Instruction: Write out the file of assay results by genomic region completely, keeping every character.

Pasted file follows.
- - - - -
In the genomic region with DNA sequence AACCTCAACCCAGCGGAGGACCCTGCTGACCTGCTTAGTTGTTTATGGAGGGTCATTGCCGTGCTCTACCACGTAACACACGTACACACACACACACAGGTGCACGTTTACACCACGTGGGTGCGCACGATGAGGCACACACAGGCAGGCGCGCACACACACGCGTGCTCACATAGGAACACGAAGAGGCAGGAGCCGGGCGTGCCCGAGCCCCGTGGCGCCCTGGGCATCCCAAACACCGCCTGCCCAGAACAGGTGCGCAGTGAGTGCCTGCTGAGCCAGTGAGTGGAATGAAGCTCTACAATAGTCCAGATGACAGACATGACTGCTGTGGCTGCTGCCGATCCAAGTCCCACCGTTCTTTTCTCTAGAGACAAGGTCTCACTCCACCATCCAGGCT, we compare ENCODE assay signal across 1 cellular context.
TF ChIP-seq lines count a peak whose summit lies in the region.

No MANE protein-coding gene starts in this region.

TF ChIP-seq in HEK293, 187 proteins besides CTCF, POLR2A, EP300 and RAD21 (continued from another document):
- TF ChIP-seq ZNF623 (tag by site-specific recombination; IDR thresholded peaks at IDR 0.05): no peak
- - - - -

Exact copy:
In the genomic region with DNA sequence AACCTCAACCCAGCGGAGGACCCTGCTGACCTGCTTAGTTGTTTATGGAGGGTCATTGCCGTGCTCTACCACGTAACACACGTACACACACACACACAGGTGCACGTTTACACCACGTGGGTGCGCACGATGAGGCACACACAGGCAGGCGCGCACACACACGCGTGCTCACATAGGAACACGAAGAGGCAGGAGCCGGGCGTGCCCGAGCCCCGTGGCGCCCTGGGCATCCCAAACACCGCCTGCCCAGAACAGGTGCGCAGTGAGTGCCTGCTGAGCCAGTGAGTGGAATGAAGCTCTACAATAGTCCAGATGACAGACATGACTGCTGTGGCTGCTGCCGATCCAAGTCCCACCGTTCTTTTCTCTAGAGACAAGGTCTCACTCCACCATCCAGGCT, we compare ENCODE assay signal across 1 cellular context.
TF ChIP-seq lines count a peak whose summit lies in the region.

No MANE protein-coding gene starts in this region.

TF ChIP-seq in HEK293, 187 proteins besides CTCF, POLR2A, EP300 and RAD21 (continued from another document):
- TF ChIP-seq ZNF623 (tag by site-specific recombination; IDR thresholded peaks at IDR 0.05): no peak